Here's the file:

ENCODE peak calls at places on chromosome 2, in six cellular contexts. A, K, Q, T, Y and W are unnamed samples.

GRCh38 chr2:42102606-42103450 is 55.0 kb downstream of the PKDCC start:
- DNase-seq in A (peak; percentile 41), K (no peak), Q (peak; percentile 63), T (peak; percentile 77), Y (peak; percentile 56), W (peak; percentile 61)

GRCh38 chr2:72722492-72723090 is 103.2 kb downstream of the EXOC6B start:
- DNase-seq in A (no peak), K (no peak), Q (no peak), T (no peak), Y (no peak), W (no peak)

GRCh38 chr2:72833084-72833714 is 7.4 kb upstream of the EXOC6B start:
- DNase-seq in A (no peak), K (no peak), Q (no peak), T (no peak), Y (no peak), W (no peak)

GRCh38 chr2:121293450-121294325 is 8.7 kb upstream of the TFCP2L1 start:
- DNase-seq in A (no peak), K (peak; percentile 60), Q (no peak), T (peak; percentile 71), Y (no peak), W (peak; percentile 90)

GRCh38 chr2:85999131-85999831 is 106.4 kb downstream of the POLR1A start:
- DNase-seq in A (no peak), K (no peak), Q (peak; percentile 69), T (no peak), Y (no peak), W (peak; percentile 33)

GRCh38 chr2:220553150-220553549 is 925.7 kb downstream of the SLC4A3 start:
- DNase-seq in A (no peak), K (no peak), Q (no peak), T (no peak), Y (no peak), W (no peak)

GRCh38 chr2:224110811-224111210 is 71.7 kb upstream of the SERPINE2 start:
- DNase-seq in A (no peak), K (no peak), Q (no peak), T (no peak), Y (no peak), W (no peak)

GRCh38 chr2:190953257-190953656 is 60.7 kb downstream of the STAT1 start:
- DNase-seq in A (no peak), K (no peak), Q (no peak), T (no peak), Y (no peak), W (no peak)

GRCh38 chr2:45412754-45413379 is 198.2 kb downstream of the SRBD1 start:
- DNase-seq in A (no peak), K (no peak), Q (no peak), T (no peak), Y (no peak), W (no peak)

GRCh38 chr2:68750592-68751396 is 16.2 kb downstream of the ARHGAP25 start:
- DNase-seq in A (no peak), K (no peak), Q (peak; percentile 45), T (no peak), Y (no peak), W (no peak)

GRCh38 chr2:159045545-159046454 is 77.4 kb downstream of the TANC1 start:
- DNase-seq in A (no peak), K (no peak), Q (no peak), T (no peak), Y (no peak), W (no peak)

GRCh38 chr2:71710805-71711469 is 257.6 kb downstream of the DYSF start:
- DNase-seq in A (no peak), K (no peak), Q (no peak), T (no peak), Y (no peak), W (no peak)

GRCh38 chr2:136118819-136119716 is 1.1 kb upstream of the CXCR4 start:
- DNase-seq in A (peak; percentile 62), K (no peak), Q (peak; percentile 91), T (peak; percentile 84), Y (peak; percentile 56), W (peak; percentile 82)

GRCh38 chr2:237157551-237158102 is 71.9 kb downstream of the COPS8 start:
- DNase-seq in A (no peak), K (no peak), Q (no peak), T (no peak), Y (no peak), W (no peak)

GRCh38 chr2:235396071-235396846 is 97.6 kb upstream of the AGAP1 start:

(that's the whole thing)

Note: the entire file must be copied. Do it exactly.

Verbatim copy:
ENCODE peak calls at places on chromosome 2, in six cellular contexts. A, K, Q, T, Y and W are unnamed samples.

GRCh38 chr2:42102606-42103450 is 55.0 kb downstream of the PKDCC start:
- DNase-seq in A (peak; percentile 41), K (no peak), Q (peak; percentile 63), T (peak; percentile 77), Y (peak; percentile 56), W (peak; percentile 61)

GRCh38 chr2:72722492-72723090 is 103.2 kb downstream of the EXOC6B start:
- DNase-seq in A (no peak), K (no peak), Q (no peak), T (no peak), Y (no peak), W (no peak)

GRCh38 chr2:72833084-72833714 is 7.4 kb upstream of the EXOC6B start:
- DNase-seq in A (no peak), K (no peak), Q (no peak), T (no peak), Y (no peak), W (no peak)

GRCh38 chr2:121293450-121294325 is 8.7 kb upstream of the TFCP2L1 start:
- DNase-seq in A (no peak), K (peak; percentile 60), Q (no peak), T (peak; percentile 71), Y (no peak), W (peak; percentile 90)

GRCh38 chr2:85999131-85999831 is 106.4 kb downstream of the POLR1A start:
- DNase-seq in A (no peak), K (no peak), Q (peak; percentile 69), T (no peak), Y (no peak), W (peak; percentile 33)

GRCh38 chr2:220553150-220553549 is 925.7 kb downstream of the SLC4A3 start:
- DNase-seq in A (no peak), K (no peak), Q (no peak), T (no peak), Y (no peak), W (no peak)

GRCh38 chr2:224110811-224111210 is 71.7 kb upstream of the SERPINE2 start:
- DNase-seq in A (no peak), K (no peak), Q (no peak), T (no peak), Y (no peak), W (no peak)

GRCh38 chr2:190953257-190953656 is 60.7 kb downstream of the STAT1 start:
- DNase-seq in A (no peak), K (no peak), Q (no peak), T (no peak), Y (no peak), W (no peak)

GRCh38 chr2:45412754-45413379 is 198.2 kb downstream of the SRBD1 start:
- DNase-seq in A (no peak), K (no peak), Q (no peak), T (no peak), Y (no peak), W (no peak)

GRCh38 chr2:68750592-68751396 is 16.2 kb downstream of the ARHGAP25 start:
- DNase-seq in A (no peak), K (no peak), Q (peak; percentile 45), T (no peak), Y (no peak), W (no peak)

GRCh38 chr2:159045545-159046454 is 77.4 kb downstream of the TANC1 start:
- DNase-seq in A (no peak), K (no peak), Q (no peak), T (no peak), Y (no peak), W (no peak)

GRCh38 chr2:71710805-71711469 is 257.6 kb downstream of the DYSF start:
- DNase-seq in A (no peak), K (no peak), Q (no peak), T (no peak), Y (no peak), W (no peak)

GRCh38 chr2:136118819-136119716 is 1.1 kb upstream of the CXCR4 start:
- DNase-seq in A (peak; percentile 62), K (no peak), Q (peak; percentile 91), T (peak; percentile 84), Y (peak; percentile 56), W (peak; percentile 82)

GRCh38 chr2:237157551-237158102 is 71.9 kb downstream of the COPS8 start:
- DNase-seq in A (no peak), K (no peak), Q (no peak), T (no peak), Y (no peak), W (no peak)

GRCh38 chr2:235396071-235396846 is 97.6 kb upstream of the AGAP1 start: